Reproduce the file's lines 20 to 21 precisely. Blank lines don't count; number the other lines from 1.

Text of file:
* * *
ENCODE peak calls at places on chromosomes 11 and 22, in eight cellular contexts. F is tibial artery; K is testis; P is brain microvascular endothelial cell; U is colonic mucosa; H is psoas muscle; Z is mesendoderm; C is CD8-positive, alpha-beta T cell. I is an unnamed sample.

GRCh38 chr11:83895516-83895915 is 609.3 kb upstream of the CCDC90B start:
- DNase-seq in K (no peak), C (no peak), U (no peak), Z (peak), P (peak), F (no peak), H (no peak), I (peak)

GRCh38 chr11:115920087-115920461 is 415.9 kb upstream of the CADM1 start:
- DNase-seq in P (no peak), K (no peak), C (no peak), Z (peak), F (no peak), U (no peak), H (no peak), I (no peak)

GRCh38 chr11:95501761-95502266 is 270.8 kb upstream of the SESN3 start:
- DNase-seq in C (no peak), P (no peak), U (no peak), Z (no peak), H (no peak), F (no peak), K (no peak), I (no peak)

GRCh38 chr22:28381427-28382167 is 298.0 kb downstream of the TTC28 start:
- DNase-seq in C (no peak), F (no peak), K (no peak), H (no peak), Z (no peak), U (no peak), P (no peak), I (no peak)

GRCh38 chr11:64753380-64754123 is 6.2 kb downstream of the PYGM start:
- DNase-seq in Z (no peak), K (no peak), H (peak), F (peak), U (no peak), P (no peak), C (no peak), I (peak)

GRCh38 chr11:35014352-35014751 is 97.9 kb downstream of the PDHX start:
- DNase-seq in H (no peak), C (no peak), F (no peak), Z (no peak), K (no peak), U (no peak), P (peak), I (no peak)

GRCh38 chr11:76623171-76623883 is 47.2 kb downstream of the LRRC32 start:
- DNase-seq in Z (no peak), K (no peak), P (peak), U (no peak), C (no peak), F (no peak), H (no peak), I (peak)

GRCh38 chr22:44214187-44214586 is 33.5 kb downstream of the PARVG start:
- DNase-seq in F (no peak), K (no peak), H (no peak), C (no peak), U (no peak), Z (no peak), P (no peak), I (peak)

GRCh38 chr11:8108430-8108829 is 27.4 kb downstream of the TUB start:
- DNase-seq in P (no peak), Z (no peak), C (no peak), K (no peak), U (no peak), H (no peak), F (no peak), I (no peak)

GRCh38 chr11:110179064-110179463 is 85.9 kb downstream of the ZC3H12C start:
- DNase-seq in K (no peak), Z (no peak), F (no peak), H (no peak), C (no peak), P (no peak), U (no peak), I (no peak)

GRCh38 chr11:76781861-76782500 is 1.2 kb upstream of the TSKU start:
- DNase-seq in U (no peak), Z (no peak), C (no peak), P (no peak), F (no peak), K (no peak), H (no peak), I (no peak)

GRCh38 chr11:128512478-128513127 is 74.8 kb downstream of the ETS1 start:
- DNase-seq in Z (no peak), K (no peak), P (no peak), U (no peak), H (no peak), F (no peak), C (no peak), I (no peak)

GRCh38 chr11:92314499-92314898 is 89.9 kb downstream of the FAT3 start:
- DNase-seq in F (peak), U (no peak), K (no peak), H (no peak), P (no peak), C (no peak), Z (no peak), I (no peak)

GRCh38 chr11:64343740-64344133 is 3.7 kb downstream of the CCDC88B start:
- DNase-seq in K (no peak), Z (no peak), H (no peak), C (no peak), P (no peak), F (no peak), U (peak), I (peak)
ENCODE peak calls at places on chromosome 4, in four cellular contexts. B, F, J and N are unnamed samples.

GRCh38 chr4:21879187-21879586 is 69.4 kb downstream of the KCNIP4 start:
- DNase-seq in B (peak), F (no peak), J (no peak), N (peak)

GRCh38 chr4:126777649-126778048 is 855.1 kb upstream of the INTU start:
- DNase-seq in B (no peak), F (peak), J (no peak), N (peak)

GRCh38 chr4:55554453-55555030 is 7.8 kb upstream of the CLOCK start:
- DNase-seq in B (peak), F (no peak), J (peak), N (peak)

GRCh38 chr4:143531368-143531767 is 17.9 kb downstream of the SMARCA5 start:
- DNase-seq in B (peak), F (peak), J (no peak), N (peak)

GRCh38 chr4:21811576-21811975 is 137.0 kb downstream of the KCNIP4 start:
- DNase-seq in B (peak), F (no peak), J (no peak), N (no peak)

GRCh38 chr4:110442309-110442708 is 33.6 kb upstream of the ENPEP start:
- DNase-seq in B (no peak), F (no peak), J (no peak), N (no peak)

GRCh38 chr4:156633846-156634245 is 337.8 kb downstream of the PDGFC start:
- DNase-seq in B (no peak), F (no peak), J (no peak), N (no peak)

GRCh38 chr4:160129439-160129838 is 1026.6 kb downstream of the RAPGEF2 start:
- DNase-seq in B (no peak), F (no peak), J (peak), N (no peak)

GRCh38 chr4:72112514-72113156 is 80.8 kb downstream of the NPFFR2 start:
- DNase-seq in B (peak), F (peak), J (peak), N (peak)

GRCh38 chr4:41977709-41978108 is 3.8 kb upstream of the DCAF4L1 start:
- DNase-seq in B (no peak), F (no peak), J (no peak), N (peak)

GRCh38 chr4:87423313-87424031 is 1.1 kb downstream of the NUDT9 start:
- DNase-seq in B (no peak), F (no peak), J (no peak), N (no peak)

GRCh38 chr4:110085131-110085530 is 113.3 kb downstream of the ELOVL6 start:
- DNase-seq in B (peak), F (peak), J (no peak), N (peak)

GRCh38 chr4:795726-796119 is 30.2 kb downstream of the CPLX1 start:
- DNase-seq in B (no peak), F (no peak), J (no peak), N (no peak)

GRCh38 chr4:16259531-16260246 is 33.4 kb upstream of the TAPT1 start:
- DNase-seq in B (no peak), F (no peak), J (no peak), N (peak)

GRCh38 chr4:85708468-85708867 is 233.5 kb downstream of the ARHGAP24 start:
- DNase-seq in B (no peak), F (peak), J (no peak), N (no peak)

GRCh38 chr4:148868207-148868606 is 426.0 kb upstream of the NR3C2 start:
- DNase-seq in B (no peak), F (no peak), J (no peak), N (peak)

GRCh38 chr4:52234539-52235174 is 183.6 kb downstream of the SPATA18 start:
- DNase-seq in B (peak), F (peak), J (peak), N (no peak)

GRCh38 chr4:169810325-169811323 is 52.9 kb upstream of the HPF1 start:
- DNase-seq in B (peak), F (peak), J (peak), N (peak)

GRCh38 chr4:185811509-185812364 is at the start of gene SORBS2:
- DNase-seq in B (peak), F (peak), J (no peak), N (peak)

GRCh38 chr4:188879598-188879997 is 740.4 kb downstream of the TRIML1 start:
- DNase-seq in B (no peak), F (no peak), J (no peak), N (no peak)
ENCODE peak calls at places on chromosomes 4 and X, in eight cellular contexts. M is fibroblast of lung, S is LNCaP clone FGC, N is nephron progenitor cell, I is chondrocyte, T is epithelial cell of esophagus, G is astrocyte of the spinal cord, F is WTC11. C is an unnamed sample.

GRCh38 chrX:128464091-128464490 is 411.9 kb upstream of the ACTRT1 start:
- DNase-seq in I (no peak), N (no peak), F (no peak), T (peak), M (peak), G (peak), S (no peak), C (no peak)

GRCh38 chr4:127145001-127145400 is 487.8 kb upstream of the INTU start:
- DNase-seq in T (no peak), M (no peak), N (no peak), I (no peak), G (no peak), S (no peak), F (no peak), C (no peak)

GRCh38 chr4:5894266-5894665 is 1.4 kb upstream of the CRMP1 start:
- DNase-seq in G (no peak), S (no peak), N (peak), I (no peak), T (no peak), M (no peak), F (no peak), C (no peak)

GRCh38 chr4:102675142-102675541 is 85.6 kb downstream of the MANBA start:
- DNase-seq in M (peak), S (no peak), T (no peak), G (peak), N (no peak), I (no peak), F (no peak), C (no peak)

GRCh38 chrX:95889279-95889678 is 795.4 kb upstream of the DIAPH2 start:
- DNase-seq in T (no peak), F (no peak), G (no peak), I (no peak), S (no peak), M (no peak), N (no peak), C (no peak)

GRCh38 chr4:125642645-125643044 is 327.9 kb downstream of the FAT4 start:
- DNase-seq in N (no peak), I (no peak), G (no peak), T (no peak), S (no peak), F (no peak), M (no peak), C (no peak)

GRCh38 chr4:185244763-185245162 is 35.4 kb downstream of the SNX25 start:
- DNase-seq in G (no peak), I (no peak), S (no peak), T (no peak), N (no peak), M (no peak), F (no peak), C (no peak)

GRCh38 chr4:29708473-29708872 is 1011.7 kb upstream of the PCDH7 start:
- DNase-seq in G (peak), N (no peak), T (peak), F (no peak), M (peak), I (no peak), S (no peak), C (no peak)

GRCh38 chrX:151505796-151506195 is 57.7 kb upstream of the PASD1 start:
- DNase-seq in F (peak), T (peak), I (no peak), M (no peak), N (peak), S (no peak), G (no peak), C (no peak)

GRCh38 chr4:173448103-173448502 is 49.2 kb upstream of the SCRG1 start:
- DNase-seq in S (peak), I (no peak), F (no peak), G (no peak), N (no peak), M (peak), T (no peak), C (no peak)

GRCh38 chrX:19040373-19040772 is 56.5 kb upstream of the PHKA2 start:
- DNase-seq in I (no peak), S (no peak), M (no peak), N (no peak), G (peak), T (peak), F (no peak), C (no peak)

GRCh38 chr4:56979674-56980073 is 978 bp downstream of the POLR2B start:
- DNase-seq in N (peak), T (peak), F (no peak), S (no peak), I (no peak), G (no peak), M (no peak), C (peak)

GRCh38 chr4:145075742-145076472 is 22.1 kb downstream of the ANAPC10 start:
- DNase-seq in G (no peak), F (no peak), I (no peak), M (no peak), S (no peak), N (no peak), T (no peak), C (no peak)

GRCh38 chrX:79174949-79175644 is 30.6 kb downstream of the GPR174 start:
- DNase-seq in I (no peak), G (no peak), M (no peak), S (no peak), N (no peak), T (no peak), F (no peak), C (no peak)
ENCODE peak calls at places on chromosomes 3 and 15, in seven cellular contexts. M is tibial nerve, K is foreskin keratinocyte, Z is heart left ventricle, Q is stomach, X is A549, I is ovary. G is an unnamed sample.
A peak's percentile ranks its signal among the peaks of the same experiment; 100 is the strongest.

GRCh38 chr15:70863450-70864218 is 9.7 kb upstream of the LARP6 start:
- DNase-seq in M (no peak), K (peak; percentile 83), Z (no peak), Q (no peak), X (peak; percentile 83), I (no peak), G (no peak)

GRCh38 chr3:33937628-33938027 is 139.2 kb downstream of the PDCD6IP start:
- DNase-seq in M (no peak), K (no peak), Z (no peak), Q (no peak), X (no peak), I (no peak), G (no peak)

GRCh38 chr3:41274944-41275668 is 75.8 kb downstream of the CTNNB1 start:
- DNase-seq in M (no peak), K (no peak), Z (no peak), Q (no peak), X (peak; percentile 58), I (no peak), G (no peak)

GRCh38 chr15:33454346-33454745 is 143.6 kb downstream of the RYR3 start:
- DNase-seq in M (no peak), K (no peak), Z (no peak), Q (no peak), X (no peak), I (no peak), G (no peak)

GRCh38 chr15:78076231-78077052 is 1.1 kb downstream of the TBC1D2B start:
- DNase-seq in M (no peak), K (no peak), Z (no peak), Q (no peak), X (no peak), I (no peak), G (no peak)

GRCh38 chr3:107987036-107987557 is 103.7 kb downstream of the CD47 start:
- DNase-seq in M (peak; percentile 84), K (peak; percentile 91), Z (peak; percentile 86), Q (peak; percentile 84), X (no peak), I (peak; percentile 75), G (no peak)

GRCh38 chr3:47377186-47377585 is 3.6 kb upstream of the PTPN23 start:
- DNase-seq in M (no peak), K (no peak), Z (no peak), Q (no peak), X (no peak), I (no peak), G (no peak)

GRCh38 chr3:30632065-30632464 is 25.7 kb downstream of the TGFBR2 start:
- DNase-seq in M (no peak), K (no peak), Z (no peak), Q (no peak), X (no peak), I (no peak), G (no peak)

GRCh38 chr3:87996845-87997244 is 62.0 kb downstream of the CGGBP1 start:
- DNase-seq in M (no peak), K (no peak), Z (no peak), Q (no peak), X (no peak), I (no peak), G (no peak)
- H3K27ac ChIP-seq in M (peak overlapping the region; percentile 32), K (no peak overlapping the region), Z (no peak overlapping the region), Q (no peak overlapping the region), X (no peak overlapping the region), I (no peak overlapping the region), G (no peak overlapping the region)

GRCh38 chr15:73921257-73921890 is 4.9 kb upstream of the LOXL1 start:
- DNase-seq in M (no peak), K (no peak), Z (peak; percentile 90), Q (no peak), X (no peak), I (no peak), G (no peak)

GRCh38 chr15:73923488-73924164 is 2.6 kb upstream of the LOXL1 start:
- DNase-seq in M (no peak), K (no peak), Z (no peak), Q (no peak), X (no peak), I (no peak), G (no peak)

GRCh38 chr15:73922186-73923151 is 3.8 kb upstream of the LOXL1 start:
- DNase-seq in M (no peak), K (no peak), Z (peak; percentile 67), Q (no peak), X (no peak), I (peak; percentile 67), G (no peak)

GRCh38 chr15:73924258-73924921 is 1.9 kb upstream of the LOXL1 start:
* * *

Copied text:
GRCh38 chr11:110179064-110179463 is 85.9 kb downstream of the ZC3H12C start:
- DNase-seq in K (no peak), Z (no peak), F (no peak), H (no peak), C (no peak), P (no peak), U (no peak), I (no peak)